Aretha Franklin — Sat. @ Dar Constitution Hall | 7:30 p.m. | $59.95-$115
Attention, soul music junkies: your queen, Aretha Franklin, is coming to D.C. Despite concert cancellations in New York and New Jersey, Franklin is set to perform at the Daughters of the American Revolution Constitution Hall.
The iconic Lady of Soul’s music is epitomized by her gospel-charged sound. She earned her royal title with a flurry of late ‘60s hits, like “Chain of Fools,” “I Say a Little Prayer” and of course, “Respect.” She continues to make albums today under her self-titled record label, Aretha’s Records. Her title as Queen of Soul still remains uncontested.
The ticket price range can seem daunting, but it will be a price well paid to see this music legend live and in all her glory.
Dan Deacon — Sat. @ 9:30 CLUB | 8 p.m. | $15
Known for his euphoric synth electronica, Baltimore-based Dan Deacon will perform at the 9:30 club this Saturday. The bearded electronic music composer will feature songs from his album released last month, “America.”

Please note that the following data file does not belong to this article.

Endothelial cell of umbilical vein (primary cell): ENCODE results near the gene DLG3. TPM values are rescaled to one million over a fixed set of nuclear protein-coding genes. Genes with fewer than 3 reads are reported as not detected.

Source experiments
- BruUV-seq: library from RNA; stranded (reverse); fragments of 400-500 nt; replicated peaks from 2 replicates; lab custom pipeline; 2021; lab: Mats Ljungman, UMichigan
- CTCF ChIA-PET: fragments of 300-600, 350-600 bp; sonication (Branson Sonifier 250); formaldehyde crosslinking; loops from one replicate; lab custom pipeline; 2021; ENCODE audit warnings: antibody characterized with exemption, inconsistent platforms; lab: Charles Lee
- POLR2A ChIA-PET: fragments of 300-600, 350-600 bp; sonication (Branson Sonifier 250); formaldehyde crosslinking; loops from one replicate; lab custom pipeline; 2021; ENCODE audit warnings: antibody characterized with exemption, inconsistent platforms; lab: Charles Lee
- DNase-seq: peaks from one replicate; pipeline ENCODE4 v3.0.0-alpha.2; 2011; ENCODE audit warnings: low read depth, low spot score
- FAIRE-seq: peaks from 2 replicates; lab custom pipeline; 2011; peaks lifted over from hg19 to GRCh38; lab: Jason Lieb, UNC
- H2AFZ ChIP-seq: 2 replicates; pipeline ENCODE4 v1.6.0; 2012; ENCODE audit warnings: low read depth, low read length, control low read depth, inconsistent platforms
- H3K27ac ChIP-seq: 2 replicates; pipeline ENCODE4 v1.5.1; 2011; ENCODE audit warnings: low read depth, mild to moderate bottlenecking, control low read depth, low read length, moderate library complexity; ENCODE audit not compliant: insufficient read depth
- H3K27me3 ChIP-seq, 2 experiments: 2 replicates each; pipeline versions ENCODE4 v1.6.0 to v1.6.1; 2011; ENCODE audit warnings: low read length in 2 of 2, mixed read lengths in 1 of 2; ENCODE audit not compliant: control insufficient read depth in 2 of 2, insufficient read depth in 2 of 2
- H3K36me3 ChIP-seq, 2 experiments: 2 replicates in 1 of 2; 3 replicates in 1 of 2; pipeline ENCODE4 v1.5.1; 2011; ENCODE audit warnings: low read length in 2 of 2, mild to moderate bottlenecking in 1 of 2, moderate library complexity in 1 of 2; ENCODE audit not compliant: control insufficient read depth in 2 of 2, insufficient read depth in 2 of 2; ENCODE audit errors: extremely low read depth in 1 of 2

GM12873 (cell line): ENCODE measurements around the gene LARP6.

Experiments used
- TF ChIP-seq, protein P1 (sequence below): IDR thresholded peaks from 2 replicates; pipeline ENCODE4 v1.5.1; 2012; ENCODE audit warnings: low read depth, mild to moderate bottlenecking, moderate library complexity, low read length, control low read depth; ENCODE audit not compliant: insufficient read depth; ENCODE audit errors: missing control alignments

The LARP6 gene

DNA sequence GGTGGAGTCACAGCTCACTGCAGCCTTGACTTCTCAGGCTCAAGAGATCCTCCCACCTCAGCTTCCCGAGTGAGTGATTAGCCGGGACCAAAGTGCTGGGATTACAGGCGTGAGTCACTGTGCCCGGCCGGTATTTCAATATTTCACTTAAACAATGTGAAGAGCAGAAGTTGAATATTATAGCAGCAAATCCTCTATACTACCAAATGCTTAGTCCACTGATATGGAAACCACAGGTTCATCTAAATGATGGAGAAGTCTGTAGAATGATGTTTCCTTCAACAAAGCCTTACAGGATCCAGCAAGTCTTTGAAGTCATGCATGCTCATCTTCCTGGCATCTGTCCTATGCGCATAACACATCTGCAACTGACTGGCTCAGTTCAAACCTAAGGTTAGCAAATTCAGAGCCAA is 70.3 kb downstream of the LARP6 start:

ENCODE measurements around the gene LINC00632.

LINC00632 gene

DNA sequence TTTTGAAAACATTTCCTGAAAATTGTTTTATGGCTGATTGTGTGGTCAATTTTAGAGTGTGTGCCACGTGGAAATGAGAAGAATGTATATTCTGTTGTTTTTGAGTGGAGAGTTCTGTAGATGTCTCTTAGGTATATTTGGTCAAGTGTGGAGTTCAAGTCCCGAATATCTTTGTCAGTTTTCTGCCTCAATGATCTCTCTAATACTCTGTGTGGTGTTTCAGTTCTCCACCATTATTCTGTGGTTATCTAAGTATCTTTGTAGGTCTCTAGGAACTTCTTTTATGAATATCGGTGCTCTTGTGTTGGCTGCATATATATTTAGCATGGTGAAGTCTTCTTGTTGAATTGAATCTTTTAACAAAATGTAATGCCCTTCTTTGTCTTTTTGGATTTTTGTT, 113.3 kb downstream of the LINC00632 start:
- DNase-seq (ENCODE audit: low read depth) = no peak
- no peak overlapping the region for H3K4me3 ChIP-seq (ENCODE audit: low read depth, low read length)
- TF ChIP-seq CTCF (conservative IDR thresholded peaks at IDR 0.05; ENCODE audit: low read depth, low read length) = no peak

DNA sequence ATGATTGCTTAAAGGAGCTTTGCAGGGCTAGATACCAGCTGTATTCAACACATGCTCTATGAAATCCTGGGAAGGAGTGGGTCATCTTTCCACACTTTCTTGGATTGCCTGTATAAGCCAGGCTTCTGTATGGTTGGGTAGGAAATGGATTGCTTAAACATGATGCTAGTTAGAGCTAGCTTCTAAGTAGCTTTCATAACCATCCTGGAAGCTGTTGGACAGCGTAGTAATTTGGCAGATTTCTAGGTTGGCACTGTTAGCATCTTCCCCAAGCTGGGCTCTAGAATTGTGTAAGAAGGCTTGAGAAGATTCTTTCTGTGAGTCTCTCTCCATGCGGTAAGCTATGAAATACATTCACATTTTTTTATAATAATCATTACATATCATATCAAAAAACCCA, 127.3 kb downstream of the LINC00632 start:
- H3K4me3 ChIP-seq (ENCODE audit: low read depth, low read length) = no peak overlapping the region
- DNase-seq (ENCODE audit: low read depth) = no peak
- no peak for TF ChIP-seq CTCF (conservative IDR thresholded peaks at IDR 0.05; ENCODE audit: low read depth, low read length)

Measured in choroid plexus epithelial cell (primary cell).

Having participated in the “Occupy” movement, Deacon’s boldly titled album has undeniable political undertones. But despite the governmental titles, his songs don’t go down the route of explicit investment-bank-cursing and Republican-bashing rhetoric. His music is marked by manipulated instrumentals and furtive atmospherics that bring a cinematic mood to his concerts. Audience members can expect an ear-ringing night of electro-pop from Deacon.
Performing with Dan Deacon will be rap group Heights With Friends, electro-pop producer Chester Endersby Gwazda and visual artist Alan Resnick.
Jazz Jam Sessions — Tuesdays @ Takoma Station Tavern | 7 p.m.-10 p.m. | FREE
For weeknight jazz that is fun, friendly and conveniently located on the red line, look no further than Takoma Station Tavern. Every Tuesday, this historic venue hosts lively open jazz jam sessions.
Takoma Station Tavern has hosted Jazz Jam Sessions since October 2010. The lineup constantly changes with different musicians, but is always led by bass player Raymond Magic. Notable Latin jazz, international jazz and progressive jazz musicians all perform at the venue, and audience members are more than welcome to bring their voices and instruments to play along with them.
But the tavern does demand classy attire for their jazz nights. Sneakers and athletic wear are strictly prohibited.